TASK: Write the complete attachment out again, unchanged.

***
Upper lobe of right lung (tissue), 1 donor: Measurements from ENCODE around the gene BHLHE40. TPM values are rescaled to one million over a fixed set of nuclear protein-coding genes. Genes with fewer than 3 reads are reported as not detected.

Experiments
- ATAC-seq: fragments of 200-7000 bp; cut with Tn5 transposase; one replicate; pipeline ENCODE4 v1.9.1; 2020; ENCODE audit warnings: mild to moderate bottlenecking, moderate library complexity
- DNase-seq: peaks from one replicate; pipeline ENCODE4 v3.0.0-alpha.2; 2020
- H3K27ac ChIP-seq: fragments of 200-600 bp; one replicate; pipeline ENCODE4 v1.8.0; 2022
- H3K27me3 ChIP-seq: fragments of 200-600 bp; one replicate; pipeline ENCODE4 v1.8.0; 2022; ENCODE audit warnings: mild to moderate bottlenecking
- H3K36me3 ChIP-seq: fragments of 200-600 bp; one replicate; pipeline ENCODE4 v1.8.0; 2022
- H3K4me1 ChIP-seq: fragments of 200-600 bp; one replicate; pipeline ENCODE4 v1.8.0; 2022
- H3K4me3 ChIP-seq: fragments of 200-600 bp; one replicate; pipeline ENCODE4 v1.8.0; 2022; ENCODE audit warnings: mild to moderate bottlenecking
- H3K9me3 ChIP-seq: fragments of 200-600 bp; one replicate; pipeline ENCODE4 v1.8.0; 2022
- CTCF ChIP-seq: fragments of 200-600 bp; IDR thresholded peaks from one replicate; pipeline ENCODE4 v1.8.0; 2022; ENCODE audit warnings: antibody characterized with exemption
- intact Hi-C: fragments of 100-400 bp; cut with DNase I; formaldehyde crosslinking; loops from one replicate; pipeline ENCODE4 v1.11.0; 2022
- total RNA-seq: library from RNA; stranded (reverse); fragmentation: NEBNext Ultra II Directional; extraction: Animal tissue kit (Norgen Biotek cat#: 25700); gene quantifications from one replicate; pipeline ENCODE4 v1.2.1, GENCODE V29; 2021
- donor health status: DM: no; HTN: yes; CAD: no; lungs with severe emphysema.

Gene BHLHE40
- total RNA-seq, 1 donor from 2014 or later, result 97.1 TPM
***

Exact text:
Upper lobe of right lung (tissue), 1 donor: Measurements from ENCODE around the gene BHLHE40. TPM values are rescaled to one million over a fixed set of nuclear protein-coding genes. Genes with fewer than 3 reads are reported as not detected.

Experiments
- ATAC-seq: fragments of 200-7000 bp; cut with Tn5 transposase; one replicate; pipeline ENCODE4 v1.9.1; 2020; ENCODE audit warnings: mild to moderate bottlenecking, moderate library complexity
- DNase-seq: peaks from one replicate; pipeline ENCODE4 v3.0.0-alpha.2; 2020
- H3K27ac ChIP-seq: fragments of 200-600 bp; one replicate; pipeline ENCODE4 v1.8.0; 2022
- H3K27me3 ChIP-seq: fragments of 200-600 bp; one replicate; pipeline ENCODE4 v1.8.0; 2022; ENCODE audit warnings: mild to moderate bottlenecking
- H3K36me3 ChIP-seq: fragments of 200-600 bp; one replicate; pipeline ENCODE4 v1.8.0; 2022
- H3K4me1 ChIP-seq: fragments of 200-600 bp; one replicate; pipeline ENCODE4 v1.8.0; 2022
- H3K4me3 ChIP-seq: fragments of 200-600 bp; one replicate; pipeline ENCODE4 v1.8.0; 2022; ENCODE audit warnings: mild to moderate bottlenecking
- H3K9me3 ChIP-seq: fragments of 200-600 bp; one replicate; pipeline ENCODE4 v1.8.0; 2022
- CTCF ChIP-seq: fragments of 200-600 bp; IDR thresholded peaks from one replicate; pipeline ENCODE4 v1.8.0; 2022; ENCODE audit warnings: antibody characterized with exemption
- intact Hi-C: fragments of 100-400 bp; cut with DNase I; formaldehyde crosslinking; loops from one replicate; pipeline ENCODE4 v1.11.0; 2022
- total RNA-seq: library from RNA; stranded (reverse); fragmentation: NEBNext Ultra II Directional; extraction: Animal tissue kit (Norgen Biotek cat#: 25700); gene quantifications from one replicate; pipeline ENCODE4 v1.2.1, GENCODE V29; 2021
- donor health status: DM: no; HTN: yes; CAD: no; lungs with severe emphysema.

Gene BHLHE40
- total RNA-seq, 1 donor from 2014 or later, result 97.1 TPM